Project (2016-2017)

Iberian Engineering and History of Science during the Cold War: Ruptures and Continuities between Fascist and Democratic Regimes

In a special issue of Historical Studies in the Natural Sciences published in 2010, Tiago Saraiva and Norton Wise pointed out the need of addressing the complex coevolution between fascism and science, and asked for definitively challenging “the alleged special connection between science and democracy” (p. 420). Previous historians of Nazi totalitarianism had already questioned this idea, in particular Peter Weingart, Mark Walker and Szöllösi Janze. Nevertheless, the cases of Italy, France and Greece are comparatively understudied (see, for instance, the special issues in HoST, vol.3, and History and Technology, 23:3) and little attention has been paid to the fascist or “fascistized” regimes in countries such as Hungary, Romania and Austria. The same holds true for the longlasting dictatorships of Spain and Portugal, which present particularities that merit special attention.

Unlike in other countries, both Iberian fascist regimes survived for over 40 years in the Europe that had defeated the Axis Powers. This allowed them to sustain projects over time, and thus both left a disturbing but enormous scientific and technological legacy in the form of technological objects, landscapes, institutions and people; a legacy that current democracies in both countries are grappling with. This allows for a longue durée approach to the coevolucion of science and fascism, simultaneously making possible better gauging continuities and discontinuities between the practices that were being developed before and after fascist seizure of power. This is the approach of Jaume Valentines-Álvarez's postdoctoral project "Technocrats for the Nation or the Nation for Technocrats?: Technology, Governance and Citizenship in Southern Europe (1929-1975)."

The symposium “History of Physics in Spain in the 20th century” (Barcelona, December 12, 2011) was an attempt to look at the agency of scientists and engineers in, rather than “under” or “of,” the Francoist dictatorship (1939–1977). Alongside other participants of this event, such as Xavier Roqué, Néstor Herran and Albert Presas, Lino Camprubí contested in his innovative PhD dissertation (published in 2014 by The MIT Press as Engineers and the Making of the Francoist Regime) the master narrative that understands the role of science and engineering in Francoism as “subdued to” or conducted “in spite of” the fascist regime. Backed by the Cold War ideology as well as by the Mertonian understanding of science, this enduring view roughly stated that the darkage of politics led to a decadent period for science and technology and categorized the dictatorship as irrational, antimodern, backward and unscientific as opposed to the socalled scientific “Silver Age” of the II Spanish Republic (1931–1939).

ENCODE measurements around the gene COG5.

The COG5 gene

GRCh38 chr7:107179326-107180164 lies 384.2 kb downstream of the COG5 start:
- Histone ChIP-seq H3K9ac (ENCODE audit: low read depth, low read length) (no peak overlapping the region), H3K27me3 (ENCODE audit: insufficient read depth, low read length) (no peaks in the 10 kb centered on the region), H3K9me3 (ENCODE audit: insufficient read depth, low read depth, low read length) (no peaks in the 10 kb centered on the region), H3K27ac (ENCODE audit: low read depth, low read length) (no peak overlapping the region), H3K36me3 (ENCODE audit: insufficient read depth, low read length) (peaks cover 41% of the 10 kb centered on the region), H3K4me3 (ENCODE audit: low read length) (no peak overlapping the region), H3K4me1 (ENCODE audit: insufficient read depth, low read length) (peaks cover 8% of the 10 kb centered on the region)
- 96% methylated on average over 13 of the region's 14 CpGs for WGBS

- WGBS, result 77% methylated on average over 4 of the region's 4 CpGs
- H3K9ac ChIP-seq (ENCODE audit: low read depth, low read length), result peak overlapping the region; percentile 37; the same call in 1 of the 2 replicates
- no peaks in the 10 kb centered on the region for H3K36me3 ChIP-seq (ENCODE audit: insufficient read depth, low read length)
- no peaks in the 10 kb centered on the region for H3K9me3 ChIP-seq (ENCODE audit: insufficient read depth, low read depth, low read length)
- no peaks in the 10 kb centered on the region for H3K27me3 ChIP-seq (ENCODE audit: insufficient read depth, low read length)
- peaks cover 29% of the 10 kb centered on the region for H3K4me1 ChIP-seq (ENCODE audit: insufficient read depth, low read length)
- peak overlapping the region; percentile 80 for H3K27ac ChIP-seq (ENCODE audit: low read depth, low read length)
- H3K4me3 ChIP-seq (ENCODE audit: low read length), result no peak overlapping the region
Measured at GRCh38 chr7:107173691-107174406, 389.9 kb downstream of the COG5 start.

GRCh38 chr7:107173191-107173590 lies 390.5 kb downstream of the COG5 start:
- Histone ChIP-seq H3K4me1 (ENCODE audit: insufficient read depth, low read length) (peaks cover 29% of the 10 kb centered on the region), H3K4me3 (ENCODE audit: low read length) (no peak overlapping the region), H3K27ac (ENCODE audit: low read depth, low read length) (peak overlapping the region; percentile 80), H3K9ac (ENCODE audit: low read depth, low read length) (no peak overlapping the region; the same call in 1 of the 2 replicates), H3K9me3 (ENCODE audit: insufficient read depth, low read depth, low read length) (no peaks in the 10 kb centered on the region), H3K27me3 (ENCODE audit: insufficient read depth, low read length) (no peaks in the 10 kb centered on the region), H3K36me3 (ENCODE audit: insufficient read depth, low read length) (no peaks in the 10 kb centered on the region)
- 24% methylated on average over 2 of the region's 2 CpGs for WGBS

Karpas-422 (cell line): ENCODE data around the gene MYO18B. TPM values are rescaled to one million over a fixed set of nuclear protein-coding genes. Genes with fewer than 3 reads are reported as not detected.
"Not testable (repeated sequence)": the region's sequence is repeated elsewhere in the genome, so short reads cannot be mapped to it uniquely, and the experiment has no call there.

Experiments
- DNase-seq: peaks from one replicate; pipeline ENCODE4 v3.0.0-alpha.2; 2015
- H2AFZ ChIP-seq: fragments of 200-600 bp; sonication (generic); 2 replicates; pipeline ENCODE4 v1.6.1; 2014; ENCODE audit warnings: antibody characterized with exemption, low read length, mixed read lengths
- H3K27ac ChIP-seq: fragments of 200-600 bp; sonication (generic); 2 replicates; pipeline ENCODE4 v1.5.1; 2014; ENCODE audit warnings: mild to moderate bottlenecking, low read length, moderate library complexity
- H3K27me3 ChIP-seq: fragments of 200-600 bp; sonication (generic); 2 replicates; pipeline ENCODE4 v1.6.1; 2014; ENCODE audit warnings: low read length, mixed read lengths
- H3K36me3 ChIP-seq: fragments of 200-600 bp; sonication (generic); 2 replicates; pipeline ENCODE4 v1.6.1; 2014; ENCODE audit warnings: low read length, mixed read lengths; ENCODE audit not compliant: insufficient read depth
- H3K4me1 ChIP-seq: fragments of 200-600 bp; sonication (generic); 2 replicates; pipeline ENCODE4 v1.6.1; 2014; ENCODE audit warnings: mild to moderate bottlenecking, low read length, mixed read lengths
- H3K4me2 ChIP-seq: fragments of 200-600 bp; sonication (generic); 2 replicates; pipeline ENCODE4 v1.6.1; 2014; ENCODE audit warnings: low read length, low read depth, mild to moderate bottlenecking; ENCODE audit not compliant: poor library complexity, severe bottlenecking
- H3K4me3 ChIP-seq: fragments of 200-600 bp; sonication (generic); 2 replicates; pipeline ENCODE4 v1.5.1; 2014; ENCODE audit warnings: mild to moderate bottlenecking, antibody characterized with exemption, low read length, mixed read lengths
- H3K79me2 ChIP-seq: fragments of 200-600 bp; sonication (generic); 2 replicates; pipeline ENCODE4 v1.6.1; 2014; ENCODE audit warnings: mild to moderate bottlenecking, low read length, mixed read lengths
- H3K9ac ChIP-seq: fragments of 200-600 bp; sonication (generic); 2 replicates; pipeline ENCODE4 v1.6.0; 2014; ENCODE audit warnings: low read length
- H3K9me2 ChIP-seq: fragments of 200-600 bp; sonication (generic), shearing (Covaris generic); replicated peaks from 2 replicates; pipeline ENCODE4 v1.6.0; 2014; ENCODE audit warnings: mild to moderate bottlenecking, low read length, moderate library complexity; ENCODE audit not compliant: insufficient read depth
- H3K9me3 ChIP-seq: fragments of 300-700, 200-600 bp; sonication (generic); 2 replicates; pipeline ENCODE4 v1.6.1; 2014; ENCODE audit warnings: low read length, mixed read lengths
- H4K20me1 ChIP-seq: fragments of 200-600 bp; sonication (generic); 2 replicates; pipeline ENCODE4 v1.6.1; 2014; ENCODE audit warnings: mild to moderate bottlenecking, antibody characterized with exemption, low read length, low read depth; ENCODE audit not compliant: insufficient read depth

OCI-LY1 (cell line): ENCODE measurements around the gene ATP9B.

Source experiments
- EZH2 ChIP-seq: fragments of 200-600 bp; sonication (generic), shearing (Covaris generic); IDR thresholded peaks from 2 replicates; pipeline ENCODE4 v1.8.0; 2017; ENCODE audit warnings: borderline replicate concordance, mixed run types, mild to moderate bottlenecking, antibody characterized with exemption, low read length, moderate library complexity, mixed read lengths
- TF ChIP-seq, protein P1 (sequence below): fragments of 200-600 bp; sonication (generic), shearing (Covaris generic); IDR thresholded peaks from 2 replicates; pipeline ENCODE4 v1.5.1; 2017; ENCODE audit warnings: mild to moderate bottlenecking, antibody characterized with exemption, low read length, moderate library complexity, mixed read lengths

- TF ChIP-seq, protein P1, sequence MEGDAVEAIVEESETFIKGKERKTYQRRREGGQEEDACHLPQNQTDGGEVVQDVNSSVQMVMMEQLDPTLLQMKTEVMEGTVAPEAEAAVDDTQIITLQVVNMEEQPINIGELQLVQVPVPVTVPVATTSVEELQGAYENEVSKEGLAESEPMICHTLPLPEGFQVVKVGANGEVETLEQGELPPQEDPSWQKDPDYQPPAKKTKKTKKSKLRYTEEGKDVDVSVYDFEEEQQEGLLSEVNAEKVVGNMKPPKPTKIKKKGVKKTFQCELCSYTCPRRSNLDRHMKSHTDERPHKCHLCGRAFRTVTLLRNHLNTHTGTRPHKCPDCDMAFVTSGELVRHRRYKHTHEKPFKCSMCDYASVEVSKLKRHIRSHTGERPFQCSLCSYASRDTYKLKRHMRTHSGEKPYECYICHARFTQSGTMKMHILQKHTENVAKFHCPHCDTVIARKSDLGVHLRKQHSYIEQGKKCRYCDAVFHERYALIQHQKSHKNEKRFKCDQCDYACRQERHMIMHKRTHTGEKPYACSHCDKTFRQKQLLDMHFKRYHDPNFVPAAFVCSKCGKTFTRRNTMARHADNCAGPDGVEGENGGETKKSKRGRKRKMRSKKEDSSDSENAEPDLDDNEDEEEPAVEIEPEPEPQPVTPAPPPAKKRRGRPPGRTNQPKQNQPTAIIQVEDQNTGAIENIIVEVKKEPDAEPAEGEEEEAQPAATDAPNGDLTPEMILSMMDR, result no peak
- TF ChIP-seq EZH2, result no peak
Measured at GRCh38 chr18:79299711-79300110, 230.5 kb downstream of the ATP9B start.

The dominant image of a Republican science and technology based on internationalist and democratic practices was confronted in his own PhD dissertation entitled "Technocracy and Technological Nationalism in Catalonia during the 1930s. The Industrial Engineers: From Workshop Organization to the Rationalization of the State" (translation), which was an attempt to deal with the autarkic, technonationalistic, and technocratic ideals prior to the end of the Civil War (1936–1939).

In the last chapter, Jaume Valentines-Álvarez looked at how engineers in Catalonia changed their nationalist discourses and the national scope of their economic projects after 1939 (or even from 1936 on the other side of the front). Drawing on and intertwining these previous works, he is seeking to study continuities and discontinuities in engineering practices and institutions between the abovementioned regimes, and to problematize the “complete rupture” that the Civil War is supposed to have produced (in terms of politics, economy, and technology).

This will be done in two steps. First, analyzing how the alleged “rupture” between Republic and fascism was constructed by fascism and “traditionalism” during the first years of the coup d'état of 1936 as a way of legitimation. Second, exploring how and why it was appropriated by the parliamentary system and by communist intellectuals after General Franco’s death, that is, when a new discourse of a new “rupture” between Francoism and the new democratic regime (1977–) was being constructed.